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Messages from Nagasaki

Japanese version

Michiyo Kojima (female)
8 years old at the time / current resident of Nagasaki

Photographer: Eiichi Matsumoto.
The scenes of the A-bombed city are introduced here. The photographs are not directly connected with the messages.
I pray that the people who died because of the atomic bomb and the war rest in peace. Thanks to the sacrifices they made, our family and our relatives are healthy today.

On the morning of August 9, I heard a voice saying "good morning" so I went outside and saw off the two girls from next door, waving "goodbye" to them as they left. I went straight back inside and ate breakfast. The girls were going to the weapons factory in Takenokubo. I was eight years old at the time and they must have been around sixteen or seventeen years old. I lived with my aunt and my grandmother in a tenement house with six flats on a hill located in Ohurahinode-machi Ni-choume. The girl next door was called Reiko Ogawa, she taught me knitting, told me many stories, and often took care of me. She was like a real sister to me.

Every time I went in and out of the neighborhood air raid shelter on the hill, I would look up at the explosive sky watching the low-flying planes soaring by glistening and reflecting against the sun. I thought it was so beautiful. About nine o'clock in the morning I went out of the air raid shelter when it was all clear and went home. My aunt was preparing lunch for me so I played alone with my favorite doll placing it on the wooden apple box on the veranda above the ditch next to my house. At that very moment, there was a flash of light instantly followed by the tremendous boom of the blast shaking the ground all throwing me aside. It was then that I realized that I was standing in the ditch full of water.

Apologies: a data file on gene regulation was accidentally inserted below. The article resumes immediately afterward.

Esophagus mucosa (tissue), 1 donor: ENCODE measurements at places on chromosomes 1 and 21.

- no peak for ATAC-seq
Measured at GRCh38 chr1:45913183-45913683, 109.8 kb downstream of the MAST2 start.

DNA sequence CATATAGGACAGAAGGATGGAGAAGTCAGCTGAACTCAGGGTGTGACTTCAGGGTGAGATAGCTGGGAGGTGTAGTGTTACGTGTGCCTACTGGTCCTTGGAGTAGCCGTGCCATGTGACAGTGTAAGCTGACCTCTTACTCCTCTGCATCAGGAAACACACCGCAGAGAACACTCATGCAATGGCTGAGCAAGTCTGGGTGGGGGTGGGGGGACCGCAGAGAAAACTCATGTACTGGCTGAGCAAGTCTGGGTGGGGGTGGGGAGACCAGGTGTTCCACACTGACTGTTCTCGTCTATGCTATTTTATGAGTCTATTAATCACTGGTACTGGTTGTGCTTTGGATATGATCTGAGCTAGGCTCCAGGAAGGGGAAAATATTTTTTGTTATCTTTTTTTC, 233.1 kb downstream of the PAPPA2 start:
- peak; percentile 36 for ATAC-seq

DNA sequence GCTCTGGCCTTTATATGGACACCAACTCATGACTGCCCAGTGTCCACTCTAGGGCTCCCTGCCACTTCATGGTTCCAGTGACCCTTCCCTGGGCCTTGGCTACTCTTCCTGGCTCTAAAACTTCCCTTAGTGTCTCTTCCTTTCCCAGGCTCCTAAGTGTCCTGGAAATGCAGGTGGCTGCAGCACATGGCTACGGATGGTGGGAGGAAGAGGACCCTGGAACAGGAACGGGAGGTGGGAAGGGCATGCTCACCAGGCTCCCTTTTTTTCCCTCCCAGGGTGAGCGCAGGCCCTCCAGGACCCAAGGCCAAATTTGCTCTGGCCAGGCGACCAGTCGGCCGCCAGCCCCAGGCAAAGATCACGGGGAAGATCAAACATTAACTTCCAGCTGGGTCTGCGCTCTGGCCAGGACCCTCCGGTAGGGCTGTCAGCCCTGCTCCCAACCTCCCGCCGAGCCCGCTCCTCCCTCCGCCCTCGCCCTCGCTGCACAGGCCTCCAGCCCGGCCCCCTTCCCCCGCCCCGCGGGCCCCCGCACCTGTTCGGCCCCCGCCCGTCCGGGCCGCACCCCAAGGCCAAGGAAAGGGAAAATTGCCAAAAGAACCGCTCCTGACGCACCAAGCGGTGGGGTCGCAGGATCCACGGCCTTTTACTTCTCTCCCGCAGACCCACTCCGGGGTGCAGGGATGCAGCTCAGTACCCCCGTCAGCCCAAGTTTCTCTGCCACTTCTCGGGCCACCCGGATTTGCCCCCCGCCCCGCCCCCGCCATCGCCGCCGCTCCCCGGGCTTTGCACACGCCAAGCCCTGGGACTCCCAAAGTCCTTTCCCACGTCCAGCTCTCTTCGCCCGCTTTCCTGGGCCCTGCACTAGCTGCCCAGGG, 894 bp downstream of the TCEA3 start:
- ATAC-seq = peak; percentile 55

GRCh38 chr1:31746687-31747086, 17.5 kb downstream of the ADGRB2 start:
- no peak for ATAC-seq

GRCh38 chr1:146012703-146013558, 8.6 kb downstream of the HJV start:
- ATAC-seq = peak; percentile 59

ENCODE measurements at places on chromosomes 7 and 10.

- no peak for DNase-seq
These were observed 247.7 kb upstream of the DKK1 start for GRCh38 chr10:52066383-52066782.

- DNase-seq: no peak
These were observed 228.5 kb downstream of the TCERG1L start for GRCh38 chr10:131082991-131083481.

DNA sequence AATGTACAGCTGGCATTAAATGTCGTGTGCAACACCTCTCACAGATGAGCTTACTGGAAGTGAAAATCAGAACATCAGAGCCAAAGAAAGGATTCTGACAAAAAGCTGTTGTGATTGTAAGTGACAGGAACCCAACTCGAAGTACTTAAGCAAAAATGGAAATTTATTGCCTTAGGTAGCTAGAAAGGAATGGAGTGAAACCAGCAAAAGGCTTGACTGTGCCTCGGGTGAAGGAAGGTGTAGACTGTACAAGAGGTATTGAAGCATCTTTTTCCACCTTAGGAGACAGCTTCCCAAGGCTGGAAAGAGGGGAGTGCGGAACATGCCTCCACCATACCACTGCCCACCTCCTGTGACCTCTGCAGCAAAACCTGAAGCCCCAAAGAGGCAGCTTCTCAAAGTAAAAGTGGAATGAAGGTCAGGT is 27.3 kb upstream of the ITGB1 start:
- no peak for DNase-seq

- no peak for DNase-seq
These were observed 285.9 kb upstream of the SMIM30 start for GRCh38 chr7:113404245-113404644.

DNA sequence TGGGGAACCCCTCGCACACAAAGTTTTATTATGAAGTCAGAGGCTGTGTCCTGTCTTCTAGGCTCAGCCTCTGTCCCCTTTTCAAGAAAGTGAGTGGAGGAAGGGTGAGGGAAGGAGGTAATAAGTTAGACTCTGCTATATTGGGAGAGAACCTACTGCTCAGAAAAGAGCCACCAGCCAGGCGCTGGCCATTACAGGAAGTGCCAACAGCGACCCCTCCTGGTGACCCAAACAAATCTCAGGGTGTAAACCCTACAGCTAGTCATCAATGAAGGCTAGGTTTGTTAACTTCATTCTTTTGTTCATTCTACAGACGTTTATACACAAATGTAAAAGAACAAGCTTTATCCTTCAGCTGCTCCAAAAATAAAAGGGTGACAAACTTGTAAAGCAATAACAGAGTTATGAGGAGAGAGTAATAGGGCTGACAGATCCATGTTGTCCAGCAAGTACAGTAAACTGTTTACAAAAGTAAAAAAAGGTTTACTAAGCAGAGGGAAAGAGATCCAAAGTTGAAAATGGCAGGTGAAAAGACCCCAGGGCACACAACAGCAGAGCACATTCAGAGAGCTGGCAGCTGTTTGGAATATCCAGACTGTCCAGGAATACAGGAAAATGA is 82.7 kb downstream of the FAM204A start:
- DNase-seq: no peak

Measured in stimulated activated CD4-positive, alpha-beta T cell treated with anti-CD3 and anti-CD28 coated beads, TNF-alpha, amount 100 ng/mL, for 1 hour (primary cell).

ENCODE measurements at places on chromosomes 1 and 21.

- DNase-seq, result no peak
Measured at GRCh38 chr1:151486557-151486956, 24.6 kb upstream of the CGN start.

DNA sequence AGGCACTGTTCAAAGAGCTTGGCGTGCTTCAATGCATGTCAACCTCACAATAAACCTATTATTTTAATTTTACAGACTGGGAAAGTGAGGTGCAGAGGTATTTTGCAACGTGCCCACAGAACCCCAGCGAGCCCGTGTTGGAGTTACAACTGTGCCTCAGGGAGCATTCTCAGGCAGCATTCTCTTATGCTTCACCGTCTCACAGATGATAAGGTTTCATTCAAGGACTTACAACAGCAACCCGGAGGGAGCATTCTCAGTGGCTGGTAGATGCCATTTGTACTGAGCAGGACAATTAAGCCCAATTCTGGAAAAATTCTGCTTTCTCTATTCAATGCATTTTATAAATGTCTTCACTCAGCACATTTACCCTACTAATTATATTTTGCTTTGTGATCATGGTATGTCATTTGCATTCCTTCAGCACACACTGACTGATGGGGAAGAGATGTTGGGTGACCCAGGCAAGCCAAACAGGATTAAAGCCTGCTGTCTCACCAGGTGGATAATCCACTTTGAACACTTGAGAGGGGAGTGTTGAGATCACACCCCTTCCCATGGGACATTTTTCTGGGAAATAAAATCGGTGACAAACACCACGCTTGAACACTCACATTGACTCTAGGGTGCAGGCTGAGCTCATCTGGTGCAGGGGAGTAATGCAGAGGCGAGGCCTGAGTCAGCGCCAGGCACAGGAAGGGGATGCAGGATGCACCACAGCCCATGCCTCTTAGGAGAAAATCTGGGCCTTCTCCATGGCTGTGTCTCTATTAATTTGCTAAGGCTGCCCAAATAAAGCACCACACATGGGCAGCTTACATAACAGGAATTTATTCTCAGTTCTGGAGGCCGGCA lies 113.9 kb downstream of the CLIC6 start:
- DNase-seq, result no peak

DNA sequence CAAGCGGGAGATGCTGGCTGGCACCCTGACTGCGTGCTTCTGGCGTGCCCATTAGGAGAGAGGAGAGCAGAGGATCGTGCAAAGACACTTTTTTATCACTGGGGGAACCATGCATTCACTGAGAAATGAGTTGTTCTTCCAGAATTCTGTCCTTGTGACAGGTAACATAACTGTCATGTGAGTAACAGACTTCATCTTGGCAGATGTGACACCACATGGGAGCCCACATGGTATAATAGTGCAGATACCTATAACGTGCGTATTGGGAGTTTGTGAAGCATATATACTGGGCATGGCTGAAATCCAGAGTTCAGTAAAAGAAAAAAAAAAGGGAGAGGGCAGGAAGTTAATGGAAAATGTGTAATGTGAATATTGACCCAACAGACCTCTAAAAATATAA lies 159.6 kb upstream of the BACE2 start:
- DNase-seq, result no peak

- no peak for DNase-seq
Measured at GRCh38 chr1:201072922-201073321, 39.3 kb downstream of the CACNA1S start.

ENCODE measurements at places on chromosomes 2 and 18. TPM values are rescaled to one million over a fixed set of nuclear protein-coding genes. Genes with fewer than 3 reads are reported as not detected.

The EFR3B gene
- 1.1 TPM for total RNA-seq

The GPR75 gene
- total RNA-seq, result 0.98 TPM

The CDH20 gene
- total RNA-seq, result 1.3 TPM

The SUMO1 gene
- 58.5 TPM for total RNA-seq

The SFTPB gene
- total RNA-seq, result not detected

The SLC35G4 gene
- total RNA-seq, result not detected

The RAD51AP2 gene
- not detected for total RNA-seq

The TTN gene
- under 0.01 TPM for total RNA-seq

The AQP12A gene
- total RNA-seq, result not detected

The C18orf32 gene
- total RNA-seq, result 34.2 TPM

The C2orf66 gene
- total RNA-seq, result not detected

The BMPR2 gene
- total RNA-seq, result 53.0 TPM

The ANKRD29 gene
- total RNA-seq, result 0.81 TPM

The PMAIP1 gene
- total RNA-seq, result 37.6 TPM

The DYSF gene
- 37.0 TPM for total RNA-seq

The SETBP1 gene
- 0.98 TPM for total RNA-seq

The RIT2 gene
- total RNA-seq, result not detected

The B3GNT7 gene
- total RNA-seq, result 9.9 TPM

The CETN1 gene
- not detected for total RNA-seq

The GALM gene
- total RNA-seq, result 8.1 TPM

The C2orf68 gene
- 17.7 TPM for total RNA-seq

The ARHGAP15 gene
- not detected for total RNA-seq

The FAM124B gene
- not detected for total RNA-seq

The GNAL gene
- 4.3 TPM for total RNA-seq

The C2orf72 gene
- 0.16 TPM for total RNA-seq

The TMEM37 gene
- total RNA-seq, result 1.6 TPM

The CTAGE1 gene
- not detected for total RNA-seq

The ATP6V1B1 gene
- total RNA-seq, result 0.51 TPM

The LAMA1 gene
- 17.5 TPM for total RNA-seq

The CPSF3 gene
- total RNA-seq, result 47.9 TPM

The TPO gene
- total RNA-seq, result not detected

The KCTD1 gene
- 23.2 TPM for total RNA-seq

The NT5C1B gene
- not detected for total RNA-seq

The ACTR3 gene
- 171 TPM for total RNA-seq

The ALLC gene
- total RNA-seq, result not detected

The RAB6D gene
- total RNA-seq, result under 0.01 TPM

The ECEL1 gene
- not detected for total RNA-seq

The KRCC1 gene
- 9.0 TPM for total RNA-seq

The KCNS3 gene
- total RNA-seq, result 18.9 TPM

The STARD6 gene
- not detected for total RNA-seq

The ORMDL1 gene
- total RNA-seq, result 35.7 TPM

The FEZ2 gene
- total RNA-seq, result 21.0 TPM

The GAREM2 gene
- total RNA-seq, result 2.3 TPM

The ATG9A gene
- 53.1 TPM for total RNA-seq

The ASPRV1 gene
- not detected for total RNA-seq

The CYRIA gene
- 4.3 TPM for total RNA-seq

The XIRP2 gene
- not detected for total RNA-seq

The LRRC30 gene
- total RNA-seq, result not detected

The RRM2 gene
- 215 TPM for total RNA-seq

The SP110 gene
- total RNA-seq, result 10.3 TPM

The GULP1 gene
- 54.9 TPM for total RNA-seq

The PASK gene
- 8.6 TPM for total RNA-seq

When I looked around me I saw my favorite doll and the apple box soaked in water. I tried to pick them up, but it was useless, they were ruined. I was so sad and wiped the tears from my face, but when I did, I noticed there was blood streaming from my head. Shocked and scared, I crawled up to our house. When I entered the house, I saw that the paper sliding doors had been blown away, there was nothing left. My grandmother came to me with a basin of water and cooled my wounds, and then I lay down for a while.
The vegetables that were cooking on the clay charcoal stove were strewn all over the floor. Grandma picked all the vegetables up, cooked them once more, and then we all ate together.

The leader of the town came running up the steps shouting through his megaphone that an atomic bomb had struck Uragami. After a short while, people began to gather and talk outside. A couple of days later five or six people and two relatives of the family next got together and went to visit the weapons factory. By chance, while searching amongst the dead bodies, they found a young girl. When they picked her up they read the name card on her chest: it read Reiko Ogawa. Her family said that they were glad that they found her. About ten days later, the other girl from next door was brought to our neighborhood by five or six men.
Everybody, including me, gathered around her. I was so surprised by her appearance that I was shaking. Her body was covered with fragments of glass from head to toe, her hair burned to a crisp, and her clothes were all torn and tattered. She looked in so much pain that I frantically tried to pull one of the shards of glass from her waist, but it did not budge an inch. I felt so sorry for her. She was aimlessly mumbling to herself almost as if she were in another world. About three moths later, she died. War should never happen.
(April 2005).

When we were little, many items were rationed or done by lottery. However, since we rarely won anything, unless we were lucky, we took great care of anything we could get that was available, such as sportswear, sneakers, socks, pencils, and notebooks.
Nowadays, people do not seem to value things such as food or possessions, and they continually waste and throw things away. I worry about the way today's society lives, and how they feel that having possessions is a natural part of life.